Center for Strategic Decision Research


ESDI and the Common Foreign and Security Policy in Light of Current Events

His Excellency János Szabó
Defense Minister of Hungary

The events of the past few months have been dominated by the Kosovo crisis as well as issues involved with security. The joint British-French statement made in December 1998 underscored the need for developing European defense capabilities; the Washington NATO Summit underscored the need to develop the European Security and Defense Identity (ESDI). In addition, the Amsterdam Convention that came into force on May 1, 1999, outlined new features relating to the Common Foreign and Security Policy (CFSP).


I firmly believe that the issues surrounding the CFSP are inseparable from the issues that relate to European defense: a creditable European foreign policy can be the only basis for reliable defense capabilities. I also believe that the Amsterdam Convention will speed up the development of the much-talked-about joint European defense because it added to the concepts of “common position” and “common actions” the notion of “common strategy.” Without this common strategy, a common European defense is inconceivable.

It appears now that the foundation on which we can build both a common European defense and a common foreign and security policy is available. We have often articulated our willingness to develop such a defense and such a policy, but we must go beyond academic discussions and actually implement them. This requires a practical approach.


Both the Defense Ministers’ meeting organized by the Western European Union in Bremen and the European Council meeting that took place in Cologne delved into the issues pertaining to European defense. The major problem, as U.S. Secretary of State Madeleine Albright pointed out, may still lie in such a defense’s operational conditions—that is, we must make sure that ESDI does not paralyze NATO decision making, does not discriminate against non-EU-member NATO countries, and does not duplicate the work of other institutions. To Hungary, the most important of these conditions is that the European Defense Identity not exclude any non-EU or non-WEU member-country from taking part in decisions regarding European security and defense matters. As we have emphasized often, the security of Europe is indivisible. Allowing only EU member-countries to decide defense issues would inevitably divide Europe.

Once we have created an institutional framework for ESDI, we will need to make sure that our approach to it is task-oriented and that overlaps are avoided. The framework should be created within the scope of EU by building upon WEU and the experience it has accrued. As we work, we must make sure that no country is excluded from the development of overall European defense and crisis management simply because it is not a member of a certain organization.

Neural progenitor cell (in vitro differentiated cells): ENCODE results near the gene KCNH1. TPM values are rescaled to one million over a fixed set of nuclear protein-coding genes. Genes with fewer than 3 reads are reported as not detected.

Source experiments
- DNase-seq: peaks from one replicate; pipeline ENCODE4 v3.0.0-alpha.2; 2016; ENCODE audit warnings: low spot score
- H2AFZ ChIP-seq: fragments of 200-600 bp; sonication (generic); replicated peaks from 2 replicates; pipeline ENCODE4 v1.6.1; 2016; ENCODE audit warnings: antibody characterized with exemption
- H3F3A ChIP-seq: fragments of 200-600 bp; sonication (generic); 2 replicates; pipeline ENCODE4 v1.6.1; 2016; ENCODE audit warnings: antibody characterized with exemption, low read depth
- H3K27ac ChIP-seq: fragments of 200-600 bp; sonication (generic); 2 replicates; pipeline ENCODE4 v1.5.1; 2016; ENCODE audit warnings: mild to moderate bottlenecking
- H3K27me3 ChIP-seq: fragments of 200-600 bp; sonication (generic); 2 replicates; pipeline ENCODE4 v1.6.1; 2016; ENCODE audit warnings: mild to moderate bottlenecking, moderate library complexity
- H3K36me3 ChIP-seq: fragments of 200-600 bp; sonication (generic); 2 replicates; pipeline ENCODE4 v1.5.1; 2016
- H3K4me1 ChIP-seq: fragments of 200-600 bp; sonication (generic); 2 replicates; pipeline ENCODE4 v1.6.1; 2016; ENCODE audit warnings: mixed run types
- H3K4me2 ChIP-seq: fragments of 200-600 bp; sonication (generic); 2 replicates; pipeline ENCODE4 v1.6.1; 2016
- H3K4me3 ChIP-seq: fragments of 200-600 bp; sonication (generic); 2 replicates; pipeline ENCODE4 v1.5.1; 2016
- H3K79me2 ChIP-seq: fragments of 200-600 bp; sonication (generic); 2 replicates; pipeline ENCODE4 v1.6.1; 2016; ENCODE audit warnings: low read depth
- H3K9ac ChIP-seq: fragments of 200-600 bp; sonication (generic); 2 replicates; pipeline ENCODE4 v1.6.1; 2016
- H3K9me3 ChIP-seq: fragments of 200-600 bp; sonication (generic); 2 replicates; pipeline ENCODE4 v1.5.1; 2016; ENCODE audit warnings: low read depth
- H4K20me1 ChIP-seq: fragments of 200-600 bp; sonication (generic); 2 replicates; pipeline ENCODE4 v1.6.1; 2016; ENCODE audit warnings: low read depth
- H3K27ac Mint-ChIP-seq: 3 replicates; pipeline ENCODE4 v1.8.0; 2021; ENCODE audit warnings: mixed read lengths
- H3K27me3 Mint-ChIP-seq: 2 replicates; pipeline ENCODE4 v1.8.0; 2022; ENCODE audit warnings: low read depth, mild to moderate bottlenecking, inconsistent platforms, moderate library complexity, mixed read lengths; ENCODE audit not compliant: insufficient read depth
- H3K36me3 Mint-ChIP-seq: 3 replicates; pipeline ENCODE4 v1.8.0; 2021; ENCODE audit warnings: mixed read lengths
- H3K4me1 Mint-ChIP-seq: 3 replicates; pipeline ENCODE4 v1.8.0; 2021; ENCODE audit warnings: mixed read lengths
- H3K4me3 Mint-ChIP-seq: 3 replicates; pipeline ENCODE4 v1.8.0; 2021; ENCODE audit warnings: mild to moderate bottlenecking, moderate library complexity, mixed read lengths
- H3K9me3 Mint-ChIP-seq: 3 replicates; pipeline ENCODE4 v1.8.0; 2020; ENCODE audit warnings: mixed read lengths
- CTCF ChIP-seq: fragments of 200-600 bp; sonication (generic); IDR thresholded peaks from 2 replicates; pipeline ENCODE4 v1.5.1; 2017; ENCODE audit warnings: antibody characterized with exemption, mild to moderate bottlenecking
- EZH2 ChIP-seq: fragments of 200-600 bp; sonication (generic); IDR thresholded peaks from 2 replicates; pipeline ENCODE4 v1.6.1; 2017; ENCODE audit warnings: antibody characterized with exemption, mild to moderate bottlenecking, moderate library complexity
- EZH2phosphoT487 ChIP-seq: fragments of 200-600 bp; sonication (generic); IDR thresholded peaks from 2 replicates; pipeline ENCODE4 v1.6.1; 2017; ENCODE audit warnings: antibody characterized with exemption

The NATO Summit in Washington devoted special attention to the issues of autonomy, accessibility of NATO assets, and operational capabilities. Regarding accessibility of assets, the general agreement between NATO and WEU was a major step forward. The agreement provides for a range of transferable assets as well as more frequent consultations when NATO assets and capabilities are used in a WEU-led operation.

It is clear that enhancing military capabilities will require further development of the European military industry, including determining whether or not a modified distribution of tasks or a more reasonable common planning scheme would lead to cost reductions. Future member-countries must develop their armed forces in a way that will make them compliant with the requirements of crisis management, including interoperability, flexibility, mobility, transportability, deployability, sustainability, and survivability. These objectives are those of NATO as well, and prove that the ability to successfully participate in Article 5 operations should remain the basis of efficient crisis management. It will also be necessary to enhance other types of capabilities, such as procedures and outfitting.


Although we must enhance a number of European capabilities, this should not weaken, but should reinforce instead, the transatlantic link. We must remember that trustworthy defense capabilities can be based only on a creditable European policy and the establishment of a common strategy. We must begin to implement this policy and be guided by the role it has and the lessons Europe will learn as it works to reestablish law and order in Kosovo and the Balkans.









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